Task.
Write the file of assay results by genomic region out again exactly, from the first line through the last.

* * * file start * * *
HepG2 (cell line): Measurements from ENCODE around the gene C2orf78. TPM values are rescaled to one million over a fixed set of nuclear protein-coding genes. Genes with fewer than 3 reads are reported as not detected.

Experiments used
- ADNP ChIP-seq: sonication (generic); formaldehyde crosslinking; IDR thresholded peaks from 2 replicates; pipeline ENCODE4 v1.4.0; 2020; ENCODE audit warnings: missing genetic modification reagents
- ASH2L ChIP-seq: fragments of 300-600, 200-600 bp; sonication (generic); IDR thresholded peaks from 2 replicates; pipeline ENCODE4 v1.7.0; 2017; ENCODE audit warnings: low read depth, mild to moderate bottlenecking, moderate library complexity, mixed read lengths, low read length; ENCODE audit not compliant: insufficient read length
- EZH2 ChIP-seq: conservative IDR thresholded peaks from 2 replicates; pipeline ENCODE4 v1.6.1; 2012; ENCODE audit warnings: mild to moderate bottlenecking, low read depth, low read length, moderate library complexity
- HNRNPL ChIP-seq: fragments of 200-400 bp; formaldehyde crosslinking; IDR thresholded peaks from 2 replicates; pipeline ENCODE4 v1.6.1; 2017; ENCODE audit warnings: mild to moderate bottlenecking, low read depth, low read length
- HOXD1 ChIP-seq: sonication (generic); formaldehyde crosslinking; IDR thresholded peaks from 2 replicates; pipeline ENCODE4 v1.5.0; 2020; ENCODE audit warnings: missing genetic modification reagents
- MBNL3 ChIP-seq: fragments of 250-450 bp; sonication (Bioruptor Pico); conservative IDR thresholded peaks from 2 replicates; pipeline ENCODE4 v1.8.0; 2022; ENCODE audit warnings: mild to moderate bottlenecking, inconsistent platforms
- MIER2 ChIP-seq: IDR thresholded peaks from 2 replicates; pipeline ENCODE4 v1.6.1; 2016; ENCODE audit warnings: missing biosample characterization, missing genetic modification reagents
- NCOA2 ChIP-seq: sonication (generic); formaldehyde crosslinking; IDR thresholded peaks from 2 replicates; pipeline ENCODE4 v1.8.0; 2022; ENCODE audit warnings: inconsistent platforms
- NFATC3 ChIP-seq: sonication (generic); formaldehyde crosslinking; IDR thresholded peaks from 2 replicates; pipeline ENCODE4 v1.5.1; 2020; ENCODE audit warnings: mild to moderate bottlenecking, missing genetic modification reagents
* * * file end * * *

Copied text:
HepG2 (cell line): Measurements from ENCODE around the gene C2orf78. TPM values are rescaled to one million over a fixed set of nuclear protein-coding genes. Genes with fewer than 3 reads are reported as not detected.

Experiments used
- ADNP ChIP-seq: sonication (generic); formaldehyde crosslinking; IDR thresholded peaks from 2 replicates; pipeline ENCODE4 v1.4.0; 2020; ENCODE audit warnings: missing genetic modification reagents
- ASH2L ChIP-seq: fragments of 300-600, 200-600 bp; sonication (generic); IDR thresholded peaks from 2 replicates; pipeline ENCODE4 v1.7.0; 2017; ENCODE audit warnings: low read depth, mild to moderate bottlenecking, moderate library complexity, mixed read lengths, low read length; ENCODE audit not compliant: insufficient read length
- EZH2 ChIP-seq: conservative IDR thresholded peaks from 2 replicates; pipeline ENCODE4 v1.6.1; 2012; ENCODE audit warnings: mild to moderate bottlenecking, low read depth, low read length, moderate library complexity
- HNRNPL ChIP-seq: fragments of 200-400 bp; formaldehyde crosslinking; IDR thresholded peaks from 2 replicates; pipeline ENCODE4 v1.6.1; 2017; ENCODE audit warnings: mild to moderate bottlenecking, low read depth, low read length
- HOXD1 ChIP-seq: sonication (generic); formaldehyde crosslinking; IDR thresholded peaks from 2 replicates; pipeline ENCODE4 v1.5.0; 2020; ENCODE audit warnings: missing genetic modification reagents
- MBNL3 ChIP-seq: fragments of 250-450 bp; sonication (Bioruptor Pico); conservative IDR thresholded peaks from 2 replicates; pipeline ENCODE4 v1.8.0; 2022; ENCODE audit warnings: mild to moderate bottlenecking, inconsistent platforms
- MIER2 ChIP-seq: IDR thresholded peaks from 2 replicates; pipeline ENCODE4 v1.6.1; 2016; ENCODE audit warnings: missing biosample characterization, missing genetic modification reagents
- NCOA2 ChIP-seq: sonication (generic); formaldehyde crosslinking; IDR thresholded peaks from 2 replicates; pipeline ENCODE4 v1.8.0; 2022; ENCODE audit warnings: inconsistent platforms
- NFATC3 ChIP-seq: sonication (generic); formaldehyde crosslinking; IDR thresholded peaks from 2 replicates; pipeline ENCODE4 v1.5.1; 2020; ENCODE audit warnings: mild to moderate bottlenecking, missing genetic modification reagents